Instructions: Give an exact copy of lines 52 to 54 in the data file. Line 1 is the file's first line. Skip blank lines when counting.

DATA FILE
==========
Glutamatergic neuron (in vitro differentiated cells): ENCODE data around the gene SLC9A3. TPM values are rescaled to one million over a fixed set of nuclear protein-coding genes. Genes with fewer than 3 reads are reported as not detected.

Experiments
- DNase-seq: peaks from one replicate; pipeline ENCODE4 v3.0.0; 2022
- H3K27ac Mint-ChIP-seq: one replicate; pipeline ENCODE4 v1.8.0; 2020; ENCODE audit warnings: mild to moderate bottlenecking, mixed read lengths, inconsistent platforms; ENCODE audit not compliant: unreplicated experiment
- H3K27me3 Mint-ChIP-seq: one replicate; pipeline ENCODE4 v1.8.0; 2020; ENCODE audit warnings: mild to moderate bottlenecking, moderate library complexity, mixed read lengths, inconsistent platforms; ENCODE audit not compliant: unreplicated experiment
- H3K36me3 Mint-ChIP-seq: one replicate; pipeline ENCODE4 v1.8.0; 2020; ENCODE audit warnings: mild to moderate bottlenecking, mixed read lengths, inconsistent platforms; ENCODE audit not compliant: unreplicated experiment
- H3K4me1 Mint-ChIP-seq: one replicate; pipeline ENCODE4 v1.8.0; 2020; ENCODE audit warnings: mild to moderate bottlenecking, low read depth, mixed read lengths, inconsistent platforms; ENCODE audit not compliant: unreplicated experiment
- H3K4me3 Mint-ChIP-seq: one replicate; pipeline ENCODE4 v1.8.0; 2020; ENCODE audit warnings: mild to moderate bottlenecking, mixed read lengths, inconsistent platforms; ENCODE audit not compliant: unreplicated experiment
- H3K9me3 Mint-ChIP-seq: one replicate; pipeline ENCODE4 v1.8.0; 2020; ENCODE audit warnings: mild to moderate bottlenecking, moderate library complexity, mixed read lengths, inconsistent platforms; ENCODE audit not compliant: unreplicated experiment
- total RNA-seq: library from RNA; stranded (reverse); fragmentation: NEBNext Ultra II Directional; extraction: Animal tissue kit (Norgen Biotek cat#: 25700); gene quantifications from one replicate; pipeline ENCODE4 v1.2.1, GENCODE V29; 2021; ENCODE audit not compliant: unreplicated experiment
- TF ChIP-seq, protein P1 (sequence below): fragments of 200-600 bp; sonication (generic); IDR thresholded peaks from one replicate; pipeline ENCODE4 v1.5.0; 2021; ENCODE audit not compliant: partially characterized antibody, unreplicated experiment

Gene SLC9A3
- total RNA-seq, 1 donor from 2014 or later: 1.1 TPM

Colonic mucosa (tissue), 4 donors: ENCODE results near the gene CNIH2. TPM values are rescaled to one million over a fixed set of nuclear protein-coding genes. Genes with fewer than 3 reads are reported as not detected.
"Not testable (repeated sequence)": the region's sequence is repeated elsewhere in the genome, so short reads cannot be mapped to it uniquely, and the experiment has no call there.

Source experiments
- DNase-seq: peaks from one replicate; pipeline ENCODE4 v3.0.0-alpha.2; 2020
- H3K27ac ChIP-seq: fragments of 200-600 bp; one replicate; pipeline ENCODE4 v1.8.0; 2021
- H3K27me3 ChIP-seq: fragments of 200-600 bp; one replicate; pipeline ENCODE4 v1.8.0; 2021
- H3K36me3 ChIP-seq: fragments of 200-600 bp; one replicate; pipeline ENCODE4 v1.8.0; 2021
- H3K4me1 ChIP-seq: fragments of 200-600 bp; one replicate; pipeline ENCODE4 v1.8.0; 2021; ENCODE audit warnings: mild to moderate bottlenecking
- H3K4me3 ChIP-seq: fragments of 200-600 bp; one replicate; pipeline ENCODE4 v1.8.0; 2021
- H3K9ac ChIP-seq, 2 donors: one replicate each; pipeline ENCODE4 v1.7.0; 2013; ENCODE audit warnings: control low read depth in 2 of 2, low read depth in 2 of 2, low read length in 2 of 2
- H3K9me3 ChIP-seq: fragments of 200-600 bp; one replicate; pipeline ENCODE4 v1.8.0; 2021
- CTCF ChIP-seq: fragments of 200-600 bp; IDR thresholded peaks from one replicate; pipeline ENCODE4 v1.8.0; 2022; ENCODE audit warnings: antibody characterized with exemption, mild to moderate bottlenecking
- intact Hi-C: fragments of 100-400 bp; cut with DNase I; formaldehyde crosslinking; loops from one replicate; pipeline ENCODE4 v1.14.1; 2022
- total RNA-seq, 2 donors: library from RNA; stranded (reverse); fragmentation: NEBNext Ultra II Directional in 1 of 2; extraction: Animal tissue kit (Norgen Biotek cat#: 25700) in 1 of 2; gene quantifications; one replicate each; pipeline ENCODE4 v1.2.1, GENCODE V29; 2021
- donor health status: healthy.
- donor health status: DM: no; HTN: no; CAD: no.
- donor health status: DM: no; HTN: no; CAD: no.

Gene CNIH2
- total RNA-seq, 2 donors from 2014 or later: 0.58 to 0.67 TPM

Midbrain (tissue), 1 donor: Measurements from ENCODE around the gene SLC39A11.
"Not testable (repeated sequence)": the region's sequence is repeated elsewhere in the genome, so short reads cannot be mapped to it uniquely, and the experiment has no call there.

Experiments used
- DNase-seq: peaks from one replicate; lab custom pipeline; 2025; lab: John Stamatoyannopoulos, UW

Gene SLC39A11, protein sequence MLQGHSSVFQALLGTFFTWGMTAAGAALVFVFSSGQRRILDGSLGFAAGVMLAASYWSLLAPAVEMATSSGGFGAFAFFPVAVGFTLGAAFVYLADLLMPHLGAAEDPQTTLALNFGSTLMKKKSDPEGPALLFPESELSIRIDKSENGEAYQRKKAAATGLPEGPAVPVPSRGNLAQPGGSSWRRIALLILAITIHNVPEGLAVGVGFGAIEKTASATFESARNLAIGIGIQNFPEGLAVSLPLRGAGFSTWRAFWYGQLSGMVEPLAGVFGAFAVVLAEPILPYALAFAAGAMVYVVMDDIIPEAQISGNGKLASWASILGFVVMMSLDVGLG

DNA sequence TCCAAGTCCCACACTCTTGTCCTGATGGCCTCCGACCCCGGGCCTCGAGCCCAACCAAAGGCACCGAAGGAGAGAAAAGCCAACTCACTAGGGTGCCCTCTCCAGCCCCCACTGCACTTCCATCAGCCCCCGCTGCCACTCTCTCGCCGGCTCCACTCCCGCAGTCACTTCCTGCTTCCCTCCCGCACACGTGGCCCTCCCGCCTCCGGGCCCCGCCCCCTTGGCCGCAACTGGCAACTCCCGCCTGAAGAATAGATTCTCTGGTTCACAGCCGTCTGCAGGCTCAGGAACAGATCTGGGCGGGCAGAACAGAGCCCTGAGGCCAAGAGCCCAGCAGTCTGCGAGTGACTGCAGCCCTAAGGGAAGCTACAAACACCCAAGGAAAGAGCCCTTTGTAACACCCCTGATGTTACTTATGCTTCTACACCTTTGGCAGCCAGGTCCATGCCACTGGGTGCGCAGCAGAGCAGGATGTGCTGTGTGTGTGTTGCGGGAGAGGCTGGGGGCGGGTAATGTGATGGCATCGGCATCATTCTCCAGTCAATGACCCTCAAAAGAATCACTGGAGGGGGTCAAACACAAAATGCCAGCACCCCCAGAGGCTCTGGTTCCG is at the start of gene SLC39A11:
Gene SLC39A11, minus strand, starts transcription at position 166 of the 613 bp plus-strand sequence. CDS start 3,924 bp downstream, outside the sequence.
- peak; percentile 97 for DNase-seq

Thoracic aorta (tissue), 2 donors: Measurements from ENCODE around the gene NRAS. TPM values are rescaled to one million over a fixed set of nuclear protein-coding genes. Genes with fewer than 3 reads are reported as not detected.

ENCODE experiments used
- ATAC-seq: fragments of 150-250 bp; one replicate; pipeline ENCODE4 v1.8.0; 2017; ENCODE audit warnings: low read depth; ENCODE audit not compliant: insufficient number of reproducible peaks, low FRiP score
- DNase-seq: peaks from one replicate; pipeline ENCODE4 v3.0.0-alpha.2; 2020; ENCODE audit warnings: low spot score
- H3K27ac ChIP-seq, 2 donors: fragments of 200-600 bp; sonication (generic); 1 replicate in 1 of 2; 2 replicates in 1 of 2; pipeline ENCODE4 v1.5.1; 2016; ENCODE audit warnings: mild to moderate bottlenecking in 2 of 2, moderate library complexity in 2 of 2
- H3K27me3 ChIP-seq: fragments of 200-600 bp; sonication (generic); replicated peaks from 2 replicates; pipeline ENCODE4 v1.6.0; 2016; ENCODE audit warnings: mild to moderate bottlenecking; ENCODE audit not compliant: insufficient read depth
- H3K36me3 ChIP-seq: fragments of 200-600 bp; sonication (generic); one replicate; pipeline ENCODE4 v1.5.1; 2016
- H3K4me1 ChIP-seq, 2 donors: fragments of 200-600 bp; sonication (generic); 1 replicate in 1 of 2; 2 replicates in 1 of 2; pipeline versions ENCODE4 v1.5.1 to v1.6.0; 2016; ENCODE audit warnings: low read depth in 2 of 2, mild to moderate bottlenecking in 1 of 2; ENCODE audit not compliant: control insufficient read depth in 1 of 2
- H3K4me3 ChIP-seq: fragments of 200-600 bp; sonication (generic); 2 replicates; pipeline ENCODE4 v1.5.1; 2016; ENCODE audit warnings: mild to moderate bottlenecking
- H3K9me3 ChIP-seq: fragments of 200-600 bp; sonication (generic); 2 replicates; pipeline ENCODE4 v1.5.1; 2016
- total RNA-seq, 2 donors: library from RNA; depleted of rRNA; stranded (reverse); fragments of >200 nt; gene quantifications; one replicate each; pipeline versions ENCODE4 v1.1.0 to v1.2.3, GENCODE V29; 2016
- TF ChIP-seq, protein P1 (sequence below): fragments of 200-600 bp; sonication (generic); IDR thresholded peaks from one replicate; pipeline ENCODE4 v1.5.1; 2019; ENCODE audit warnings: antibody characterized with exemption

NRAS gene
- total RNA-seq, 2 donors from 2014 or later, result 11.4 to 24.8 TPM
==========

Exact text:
- TF ChIP-seq, protein P1 (sequence below): fragments of 200-600 bp; sonication (generic); IDR thresholded peaks from one replicate; pipeline ENCODE4 v1.5.1; 2019; ENCODE audit warnings: antibody characterized with exemption

NRAS gene
- total RNA-seq, 2 donors from 2014 or later, result 11.4 to 24.8 TPM